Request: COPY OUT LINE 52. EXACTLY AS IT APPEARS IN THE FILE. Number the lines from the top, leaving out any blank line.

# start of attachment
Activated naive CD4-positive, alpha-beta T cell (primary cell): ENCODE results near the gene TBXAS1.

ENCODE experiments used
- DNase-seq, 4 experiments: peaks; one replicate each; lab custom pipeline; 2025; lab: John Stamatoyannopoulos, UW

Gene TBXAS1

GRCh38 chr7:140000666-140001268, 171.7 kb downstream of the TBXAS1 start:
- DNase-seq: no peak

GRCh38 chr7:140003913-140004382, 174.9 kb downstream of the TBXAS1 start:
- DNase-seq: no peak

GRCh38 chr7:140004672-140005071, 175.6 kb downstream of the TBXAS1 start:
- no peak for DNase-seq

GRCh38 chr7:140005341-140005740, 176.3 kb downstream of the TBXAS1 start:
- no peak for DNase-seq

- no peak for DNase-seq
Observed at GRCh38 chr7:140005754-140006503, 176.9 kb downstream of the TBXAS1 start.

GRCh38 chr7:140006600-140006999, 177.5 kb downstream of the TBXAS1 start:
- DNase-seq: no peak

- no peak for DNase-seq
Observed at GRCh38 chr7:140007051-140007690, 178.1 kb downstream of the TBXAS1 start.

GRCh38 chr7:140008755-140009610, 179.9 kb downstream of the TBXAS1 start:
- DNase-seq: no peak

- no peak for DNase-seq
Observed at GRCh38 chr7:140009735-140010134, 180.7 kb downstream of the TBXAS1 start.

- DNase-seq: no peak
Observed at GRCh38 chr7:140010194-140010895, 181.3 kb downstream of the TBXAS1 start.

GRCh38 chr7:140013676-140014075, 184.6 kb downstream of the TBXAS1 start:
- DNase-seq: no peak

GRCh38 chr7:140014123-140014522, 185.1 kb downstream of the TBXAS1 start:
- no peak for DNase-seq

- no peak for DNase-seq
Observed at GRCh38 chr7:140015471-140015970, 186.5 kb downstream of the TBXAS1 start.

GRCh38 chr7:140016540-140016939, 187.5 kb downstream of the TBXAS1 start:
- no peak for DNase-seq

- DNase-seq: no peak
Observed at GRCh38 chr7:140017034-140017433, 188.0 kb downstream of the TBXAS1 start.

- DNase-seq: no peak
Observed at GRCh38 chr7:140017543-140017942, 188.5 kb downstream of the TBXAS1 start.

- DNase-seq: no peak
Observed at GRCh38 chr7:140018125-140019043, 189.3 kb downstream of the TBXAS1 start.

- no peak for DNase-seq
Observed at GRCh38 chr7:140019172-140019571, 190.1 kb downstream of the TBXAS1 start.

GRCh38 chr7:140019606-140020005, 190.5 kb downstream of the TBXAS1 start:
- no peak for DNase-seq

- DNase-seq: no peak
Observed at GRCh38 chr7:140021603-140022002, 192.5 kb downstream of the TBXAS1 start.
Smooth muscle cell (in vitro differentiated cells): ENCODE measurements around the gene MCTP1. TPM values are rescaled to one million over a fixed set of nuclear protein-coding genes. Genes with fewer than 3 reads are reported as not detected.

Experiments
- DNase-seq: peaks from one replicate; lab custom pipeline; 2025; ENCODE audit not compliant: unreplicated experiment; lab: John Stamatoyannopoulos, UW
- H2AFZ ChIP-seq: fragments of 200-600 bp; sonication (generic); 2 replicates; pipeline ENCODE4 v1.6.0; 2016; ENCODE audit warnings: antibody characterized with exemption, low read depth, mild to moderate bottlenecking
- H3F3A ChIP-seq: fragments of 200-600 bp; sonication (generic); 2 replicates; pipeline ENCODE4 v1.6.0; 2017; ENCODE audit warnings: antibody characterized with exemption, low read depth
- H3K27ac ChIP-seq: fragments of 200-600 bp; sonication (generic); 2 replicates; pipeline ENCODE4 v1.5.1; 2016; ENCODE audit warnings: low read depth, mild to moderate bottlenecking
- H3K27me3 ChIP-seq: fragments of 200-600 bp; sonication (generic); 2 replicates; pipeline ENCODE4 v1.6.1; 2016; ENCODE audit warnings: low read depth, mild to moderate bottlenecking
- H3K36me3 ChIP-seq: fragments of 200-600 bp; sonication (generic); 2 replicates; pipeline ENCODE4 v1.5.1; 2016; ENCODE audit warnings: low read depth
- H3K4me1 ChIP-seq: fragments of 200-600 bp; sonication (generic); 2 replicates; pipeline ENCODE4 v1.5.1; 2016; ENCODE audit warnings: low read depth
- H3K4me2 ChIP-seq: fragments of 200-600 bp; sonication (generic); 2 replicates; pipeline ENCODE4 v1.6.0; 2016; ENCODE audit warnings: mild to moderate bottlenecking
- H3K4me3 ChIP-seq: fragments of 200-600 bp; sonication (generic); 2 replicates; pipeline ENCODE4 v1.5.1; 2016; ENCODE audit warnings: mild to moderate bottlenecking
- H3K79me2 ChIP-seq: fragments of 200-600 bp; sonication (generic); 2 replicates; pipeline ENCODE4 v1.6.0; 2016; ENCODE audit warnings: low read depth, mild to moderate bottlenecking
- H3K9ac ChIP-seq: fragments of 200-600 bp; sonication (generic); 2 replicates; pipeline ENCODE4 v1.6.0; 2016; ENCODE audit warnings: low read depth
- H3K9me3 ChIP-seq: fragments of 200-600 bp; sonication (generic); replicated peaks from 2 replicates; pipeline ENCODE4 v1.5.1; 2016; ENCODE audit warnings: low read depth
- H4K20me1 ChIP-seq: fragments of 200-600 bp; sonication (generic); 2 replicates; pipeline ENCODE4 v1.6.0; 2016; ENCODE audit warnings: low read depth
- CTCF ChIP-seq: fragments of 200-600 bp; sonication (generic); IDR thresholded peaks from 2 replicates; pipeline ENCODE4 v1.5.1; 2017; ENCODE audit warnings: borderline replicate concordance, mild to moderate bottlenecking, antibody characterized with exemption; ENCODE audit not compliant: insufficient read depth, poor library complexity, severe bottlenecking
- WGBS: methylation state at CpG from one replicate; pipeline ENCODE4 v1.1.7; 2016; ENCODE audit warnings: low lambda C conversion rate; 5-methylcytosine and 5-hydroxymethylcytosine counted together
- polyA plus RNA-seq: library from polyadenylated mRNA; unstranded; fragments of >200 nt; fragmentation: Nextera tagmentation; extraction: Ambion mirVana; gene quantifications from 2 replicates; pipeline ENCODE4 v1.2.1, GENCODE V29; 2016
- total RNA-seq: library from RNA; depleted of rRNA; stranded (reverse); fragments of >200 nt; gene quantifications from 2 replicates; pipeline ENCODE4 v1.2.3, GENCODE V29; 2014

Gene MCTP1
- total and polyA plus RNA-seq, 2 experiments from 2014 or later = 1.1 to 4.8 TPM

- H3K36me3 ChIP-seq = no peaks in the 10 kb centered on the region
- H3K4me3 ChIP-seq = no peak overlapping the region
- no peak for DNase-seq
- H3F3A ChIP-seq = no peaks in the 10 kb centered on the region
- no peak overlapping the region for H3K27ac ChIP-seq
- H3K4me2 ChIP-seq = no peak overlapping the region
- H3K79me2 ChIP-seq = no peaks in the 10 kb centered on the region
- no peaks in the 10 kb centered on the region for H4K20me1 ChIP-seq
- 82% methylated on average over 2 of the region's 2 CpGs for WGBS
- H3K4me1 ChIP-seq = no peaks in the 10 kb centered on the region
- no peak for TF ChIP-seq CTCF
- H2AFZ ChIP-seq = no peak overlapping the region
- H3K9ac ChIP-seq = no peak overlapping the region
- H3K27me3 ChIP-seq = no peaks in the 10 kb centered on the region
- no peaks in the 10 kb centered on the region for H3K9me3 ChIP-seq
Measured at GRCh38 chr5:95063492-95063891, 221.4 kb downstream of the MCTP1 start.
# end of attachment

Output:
- H3K36me3 ChIP-seq: fragments of 200-600 bp; sonication (generic); 2 replicates; pipeline ENCODE4 v1.5.1; 2016; ENCODE audit warnings: low read depth